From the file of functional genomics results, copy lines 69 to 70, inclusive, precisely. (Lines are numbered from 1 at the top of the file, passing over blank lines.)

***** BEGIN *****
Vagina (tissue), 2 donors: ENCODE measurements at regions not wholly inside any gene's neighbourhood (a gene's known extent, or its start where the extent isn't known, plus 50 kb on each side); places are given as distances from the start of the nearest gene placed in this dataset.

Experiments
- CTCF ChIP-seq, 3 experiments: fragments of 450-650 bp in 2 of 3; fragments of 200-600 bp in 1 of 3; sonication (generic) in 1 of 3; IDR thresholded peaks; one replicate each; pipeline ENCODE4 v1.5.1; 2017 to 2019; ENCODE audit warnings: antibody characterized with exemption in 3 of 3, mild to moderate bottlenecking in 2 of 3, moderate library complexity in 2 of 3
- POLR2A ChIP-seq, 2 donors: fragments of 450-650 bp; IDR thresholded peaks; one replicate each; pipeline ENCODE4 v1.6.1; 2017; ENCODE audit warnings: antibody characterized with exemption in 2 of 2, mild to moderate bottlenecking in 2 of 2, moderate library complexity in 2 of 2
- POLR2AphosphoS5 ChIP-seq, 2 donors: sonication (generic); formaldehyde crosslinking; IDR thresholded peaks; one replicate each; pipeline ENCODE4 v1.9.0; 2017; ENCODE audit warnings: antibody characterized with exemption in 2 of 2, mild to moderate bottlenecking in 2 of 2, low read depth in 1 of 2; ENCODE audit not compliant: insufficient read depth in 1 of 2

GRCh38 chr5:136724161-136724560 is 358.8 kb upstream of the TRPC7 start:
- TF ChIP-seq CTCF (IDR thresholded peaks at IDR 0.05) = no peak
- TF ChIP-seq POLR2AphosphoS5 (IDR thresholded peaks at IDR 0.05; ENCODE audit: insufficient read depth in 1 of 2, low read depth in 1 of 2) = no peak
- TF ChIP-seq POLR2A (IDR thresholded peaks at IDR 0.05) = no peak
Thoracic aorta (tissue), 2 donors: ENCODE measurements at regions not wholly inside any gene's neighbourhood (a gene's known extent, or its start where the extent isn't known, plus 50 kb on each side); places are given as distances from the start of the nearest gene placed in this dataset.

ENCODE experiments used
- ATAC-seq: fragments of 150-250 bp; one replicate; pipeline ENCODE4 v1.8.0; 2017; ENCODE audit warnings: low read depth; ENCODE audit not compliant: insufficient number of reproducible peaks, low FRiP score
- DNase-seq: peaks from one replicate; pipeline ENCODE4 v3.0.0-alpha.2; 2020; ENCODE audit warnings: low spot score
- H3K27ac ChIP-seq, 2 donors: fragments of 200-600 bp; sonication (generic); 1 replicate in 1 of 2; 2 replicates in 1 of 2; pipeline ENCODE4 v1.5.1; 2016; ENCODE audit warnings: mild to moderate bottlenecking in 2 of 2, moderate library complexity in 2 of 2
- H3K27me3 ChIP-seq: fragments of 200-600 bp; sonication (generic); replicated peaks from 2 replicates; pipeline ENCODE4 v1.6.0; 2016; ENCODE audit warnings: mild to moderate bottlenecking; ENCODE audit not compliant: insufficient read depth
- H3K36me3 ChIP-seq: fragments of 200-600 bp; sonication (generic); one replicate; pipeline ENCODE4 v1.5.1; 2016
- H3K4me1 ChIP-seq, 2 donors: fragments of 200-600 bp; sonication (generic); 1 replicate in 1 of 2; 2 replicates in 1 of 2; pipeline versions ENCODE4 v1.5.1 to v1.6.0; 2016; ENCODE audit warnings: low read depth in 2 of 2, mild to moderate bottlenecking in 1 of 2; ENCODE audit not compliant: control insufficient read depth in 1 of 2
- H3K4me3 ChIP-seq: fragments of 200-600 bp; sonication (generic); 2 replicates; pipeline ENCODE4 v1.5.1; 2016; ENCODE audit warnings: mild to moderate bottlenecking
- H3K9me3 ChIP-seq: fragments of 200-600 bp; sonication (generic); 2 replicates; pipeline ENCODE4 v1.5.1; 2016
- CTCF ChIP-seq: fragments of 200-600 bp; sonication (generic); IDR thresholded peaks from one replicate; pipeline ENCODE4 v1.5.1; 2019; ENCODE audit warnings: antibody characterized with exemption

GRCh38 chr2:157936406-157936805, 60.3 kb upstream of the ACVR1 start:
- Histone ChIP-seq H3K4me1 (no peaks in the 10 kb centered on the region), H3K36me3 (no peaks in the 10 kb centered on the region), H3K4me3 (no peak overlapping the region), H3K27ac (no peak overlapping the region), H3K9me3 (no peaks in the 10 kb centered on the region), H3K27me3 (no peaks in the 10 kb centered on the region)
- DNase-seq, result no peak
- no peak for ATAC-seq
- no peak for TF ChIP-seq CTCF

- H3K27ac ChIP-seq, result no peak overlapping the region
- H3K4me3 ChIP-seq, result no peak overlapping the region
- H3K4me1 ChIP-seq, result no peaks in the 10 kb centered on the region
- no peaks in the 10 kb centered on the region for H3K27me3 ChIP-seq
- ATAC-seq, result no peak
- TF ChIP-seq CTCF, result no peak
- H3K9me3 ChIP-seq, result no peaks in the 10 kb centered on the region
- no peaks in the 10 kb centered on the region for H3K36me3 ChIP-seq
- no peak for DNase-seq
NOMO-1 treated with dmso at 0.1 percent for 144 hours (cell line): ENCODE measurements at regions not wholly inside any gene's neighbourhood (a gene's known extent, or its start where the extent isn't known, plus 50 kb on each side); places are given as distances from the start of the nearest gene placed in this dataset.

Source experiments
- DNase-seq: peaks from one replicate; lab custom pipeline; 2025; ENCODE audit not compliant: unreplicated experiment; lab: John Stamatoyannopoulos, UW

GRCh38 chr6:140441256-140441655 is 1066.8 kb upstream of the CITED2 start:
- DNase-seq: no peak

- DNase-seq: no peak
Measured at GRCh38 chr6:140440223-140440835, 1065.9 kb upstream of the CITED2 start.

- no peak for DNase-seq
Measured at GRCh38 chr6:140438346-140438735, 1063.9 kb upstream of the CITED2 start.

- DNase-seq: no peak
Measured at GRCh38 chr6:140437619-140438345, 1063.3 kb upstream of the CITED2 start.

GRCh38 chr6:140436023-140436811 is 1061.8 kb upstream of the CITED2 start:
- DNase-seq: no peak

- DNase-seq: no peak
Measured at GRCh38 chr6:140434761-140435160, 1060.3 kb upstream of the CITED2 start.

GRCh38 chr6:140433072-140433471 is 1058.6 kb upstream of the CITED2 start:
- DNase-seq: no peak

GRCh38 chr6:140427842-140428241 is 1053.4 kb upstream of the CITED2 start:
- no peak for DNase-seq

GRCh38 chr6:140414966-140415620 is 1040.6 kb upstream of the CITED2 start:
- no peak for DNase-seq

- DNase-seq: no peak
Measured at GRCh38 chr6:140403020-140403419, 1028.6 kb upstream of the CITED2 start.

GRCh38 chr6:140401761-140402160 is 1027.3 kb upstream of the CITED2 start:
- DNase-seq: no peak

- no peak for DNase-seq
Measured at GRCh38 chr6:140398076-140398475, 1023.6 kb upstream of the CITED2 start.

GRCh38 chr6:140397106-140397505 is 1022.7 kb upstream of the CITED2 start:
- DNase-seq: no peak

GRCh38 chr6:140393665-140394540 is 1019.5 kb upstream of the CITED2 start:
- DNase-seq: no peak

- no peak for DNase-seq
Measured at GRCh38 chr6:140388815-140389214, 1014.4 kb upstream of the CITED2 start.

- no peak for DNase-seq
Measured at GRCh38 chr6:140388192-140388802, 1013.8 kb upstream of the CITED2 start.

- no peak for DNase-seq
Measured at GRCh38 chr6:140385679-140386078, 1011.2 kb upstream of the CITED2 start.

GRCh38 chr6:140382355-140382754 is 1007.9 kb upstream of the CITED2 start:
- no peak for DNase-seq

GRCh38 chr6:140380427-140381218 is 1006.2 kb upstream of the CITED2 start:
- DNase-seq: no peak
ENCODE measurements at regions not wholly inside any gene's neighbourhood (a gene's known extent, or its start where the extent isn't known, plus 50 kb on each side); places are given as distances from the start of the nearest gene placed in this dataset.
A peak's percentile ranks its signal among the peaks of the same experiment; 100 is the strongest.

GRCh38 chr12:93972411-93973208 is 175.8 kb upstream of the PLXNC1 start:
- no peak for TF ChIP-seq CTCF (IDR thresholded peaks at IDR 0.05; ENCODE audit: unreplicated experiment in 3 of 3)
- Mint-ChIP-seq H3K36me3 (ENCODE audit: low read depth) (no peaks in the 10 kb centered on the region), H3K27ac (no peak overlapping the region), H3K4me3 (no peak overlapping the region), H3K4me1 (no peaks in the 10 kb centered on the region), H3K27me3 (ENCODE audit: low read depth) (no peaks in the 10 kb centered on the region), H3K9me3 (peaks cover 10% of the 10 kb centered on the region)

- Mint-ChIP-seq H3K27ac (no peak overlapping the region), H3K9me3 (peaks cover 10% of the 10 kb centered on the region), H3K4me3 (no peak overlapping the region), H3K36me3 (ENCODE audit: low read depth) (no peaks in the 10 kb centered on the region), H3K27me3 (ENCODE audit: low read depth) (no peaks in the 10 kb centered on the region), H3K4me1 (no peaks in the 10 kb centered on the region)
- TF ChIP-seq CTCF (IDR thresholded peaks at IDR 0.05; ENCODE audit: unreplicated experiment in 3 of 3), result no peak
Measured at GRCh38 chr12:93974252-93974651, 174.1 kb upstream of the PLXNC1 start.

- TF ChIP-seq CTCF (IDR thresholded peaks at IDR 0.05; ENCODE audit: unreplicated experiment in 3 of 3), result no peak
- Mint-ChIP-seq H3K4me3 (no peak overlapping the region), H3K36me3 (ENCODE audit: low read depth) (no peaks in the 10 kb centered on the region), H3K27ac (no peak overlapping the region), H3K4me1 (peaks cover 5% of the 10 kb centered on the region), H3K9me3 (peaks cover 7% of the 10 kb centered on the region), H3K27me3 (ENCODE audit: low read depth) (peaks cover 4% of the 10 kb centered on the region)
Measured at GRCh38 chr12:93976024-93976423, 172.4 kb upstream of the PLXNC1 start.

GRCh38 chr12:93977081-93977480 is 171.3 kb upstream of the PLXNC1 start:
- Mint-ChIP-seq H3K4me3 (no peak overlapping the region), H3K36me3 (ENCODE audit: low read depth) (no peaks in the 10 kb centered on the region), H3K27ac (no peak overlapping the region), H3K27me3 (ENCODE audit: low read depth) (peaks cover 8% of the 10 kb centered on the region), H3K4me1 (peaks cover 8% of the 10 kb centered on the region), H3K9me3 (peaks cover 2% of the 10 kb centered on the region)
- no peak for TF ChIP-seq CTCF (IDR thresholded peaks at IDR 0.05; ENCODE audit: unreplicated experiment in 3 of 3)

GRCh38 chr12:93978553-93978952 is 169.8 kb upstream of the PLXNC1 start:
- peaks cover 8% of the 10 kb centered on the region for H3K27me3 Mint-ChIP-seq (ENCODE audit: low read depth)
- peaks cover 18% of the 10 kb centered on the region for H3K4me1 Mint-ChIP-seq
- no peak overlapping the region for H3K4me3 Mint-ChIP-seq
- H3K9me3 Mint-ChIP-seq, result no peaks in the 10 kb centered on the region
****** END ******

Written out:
Measured at GRCh38 chr6:140388192-140388802, 1013.8 kb upstream of the CITED2 start.

- no peak for DNase-seq